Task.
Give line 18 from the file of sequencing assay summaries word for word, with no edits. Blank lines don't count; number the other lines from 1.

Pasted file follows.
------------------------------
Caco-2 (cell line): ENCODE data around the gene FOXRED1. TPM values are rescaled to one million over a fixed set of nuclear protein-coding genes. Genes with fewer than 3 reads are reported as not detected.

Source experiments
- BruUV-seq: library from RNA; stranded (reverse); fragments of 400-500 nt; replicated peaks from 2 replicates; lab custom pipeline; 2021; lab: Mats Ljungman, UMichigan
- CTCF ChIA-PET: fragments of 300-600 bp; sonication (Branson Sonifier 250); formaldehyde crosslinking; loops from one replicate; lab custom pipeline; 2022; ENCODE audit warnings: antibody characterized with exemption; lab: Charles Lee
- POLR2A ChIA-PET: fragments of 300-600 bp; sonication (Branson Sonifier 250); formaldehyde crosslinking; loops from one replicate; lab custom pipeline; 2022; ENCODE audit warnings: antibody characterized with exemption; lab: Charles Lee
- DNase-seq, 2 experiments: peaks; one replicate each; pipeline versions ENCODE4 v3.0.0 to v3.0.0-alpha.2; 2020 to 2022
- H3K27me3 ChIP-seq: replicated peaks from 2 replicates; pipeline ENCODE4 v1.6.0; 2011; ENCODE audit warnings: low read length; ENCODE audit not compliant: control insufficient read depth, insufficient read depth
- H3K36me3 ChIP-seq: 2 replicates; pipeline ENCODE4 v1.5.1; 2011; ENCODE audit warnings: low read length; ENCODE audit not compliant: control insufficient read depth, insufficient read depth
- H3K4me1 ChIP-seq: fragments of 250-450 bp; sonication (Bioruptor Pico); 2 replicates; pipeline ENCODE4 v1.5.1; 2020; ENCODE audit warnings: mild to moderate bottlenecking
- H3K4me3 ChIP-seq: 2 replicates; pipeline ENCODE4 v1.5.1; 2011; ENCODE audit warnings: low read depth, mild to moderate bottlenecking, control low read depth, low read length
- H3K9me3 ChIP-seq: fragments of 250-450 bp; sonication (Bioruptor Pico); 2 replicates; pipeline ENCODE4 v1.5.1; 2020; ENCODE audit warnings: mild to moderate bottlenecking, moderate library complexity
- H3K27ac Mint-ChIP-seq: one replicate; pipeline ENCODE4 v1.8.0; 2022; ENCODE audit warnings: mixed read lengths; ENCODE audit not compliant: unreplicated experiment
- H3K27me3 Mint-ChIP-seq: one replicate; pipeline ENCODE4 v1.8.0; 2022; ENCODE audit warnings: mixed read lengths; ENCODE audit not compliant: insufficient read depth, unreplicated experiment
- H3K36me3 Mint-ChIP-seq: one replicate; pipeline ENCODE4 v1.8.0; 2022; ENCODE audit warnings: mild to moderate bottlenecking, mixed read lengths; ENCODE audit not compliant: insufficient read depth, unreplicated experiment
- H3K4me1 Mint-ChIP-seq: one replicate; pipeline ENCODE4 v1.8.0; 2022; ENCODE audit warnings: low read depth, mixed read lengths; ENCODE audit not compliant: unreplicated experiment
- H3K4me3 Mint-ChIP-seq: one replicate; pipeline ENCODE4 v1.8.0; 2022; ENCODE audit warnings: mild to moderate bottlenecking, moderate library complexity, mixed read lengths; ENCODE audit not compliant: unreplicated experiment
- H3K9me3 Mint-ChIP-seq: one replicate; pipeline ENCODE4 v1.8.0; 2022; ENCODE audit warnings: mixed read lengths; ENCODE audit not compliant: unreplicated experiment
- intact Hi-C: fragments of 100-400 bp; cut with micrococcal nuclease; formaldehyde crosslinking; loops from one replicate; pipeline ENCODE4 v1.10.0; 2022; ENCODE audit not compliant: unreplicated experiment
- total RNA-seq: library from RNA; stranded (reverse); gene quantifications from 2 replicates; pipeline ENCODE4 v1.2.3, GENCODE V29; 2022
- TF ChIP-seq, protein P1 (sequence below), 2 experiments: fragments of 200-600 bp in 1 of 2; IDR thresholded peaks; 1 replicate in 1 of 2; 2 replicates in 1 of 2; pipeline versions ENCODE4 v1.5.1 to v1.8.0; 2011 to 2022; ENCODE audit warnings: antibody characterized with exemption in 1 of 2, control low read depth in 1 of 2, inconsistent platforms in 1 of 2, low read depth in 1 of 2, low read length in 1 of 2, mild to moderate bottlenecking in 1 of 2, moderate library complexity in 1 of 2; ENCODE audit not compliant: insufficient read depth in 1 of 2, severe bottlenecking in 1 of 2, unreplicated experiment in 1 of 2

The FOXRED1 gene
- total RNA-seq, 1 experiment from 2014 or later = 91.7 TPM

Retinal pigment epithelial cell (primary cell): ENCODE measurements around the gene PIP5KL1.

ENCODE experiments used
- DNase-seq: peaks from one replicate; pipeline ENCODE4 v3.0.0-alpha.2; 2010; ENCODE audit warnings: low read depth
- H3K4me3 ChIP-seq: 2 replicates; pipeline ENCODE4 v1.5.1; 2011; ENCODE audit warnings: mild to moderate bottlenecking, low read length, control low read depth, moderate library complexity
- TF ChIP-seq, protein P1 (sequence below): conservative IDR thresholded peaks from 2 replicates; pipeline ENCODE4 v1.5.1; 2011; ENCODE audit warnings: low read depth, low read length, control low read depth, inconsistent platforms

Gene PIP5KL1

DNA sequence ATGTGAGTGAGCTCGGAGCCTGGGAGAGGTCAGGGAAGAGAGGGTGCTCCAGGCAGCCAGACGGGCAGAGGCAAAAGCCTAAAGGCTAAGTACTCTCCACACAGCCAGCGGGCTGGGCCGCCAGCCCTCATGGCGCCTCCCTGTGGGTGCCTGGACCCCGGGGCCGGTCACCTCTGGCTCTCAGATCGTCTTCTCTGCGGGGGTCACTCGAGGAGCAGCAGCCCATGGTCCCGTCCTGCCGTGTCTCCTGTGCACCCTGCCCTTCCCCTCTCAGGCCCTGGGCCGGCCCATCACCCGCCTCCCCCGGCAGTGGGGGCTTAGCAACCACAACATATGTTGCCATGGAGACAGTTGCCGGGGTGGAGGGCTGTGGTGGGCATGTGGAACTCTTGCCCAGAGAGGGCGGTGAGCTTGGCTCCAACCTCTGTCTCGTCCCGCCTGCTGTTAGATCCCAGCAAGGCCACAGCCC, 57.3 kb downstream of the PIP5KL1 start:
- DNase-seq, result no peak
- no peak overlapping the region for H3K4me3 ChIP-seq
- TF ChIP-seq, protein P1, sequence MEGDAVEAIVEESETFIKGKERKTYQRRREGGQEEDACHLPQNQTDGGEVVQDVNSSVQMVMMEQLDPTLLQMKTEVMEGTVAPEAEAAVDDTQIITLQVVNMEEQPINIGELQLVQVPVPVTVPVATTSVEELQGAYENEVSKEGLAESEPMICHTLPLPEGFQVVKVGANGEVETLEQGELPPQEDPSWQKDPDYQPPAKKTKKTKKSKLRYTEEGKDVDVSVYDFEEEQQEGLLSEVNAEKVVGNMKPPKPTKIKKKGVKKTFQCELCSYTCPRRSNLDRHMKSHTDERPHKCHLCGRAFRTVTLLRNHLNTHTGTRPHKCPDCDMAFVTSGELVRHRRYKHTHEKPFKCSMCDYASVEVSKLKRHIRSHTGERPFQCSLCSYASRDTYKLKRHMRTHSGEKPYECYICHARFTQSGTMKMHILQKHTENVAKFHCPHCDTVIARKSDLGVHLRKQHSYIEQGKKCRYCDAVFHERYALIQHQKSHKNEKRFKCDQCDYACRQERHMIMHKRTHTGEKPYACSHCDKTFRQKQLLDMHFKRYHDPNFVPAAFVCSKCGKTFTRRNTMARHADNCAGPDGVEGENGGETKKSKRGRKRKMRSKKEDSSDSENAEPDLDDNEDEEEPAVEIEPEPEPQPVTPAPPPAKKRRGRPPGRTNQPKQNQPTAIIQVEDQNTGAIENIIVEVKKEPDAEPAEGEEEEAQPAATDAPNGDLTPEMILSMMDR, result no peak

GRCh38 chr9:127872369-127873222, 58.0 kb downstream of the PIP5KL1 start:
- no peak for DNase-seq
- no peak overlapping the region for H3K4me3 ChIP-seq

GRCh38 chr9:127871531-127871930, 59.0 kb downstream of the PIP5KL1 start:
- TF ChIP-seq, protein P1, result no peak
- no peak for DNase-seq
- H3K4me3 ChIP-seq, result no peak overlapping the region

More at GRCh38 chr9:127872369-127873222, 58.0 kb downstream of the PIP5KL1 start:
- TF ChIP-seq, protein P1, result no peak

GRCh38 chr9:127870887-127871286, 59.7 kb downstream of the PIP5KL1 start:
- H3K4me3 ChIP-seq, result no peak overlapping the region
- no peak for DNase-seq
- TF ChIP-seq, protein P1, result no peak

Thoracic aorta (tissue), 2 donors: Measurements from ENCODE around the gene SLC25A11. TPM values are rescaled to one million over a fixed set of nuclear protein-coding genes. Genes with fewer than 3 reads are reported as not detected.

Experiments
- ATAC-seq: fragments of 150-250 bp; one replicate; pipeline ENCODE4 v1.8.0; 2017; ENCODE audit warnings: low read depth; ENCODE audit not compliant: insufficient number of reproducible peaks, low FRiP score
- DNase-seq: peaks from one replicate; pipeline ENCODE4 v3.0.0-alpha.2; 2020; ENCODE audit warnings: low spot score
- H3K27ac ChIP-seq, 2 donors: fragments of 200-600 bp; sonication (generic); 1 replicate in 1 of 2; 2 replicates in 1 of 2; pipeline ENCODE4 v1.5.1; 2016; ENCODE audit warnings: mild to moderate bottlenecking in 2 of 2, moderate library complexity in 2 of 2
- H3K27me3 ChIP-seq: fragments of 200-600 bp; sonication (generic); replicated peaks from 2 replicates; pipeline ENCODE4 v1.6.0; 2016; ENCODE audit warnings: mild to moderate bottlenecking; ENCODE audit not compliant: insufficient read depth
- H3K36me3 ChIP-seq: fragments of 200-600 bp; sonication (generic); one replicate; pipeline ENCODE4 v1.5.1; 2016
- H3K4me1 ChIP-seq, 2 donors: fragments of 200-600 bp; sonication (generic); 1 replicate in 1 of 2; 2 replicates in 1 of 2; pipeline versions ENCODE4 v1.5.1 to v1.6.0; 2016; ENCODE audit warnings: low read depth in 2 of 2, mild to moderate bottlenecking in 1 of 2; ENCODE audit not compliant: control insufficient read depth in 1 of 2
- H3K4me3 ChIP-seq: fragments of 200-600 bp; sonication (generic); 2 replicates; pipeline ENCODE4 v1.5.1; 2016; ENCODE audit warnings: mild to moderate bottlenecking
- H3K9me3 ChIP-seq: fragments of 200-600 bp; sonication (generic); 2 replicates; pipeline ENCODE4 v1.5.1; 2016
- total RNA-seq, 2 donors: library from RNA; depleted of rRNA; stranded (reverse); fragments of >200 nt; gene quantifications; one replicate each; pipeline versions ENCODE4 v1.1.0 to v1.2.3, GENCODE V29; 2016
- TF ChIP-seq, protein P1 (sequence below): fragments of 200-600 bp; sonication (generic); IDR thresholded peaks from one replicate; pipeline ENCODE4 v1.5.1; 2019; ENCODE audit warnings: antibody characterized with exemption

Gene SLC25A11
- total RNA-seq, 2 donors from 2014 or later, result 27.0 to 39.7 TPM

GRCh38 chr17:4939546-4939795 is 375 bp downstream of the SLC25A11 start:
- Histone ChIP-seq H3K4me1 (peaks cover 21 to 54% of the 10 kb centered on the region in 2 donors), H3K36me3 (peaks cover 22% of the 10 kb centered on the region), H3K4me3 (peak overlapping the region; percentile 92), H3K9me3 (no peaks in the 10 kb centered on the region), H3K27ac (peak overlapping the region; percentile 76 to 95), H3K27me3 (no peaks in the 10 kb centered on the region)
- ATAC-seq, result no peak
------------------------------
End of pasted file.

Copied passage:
- intact Hi-C: fragments of 100-400 bp; cut with micrococcal nuclease; formaldehyde crosslinking; loops from one replicate; pipeline ENCODE4 v1.10.0; 2022; ENCODE audit not compliant: unreplicated experiment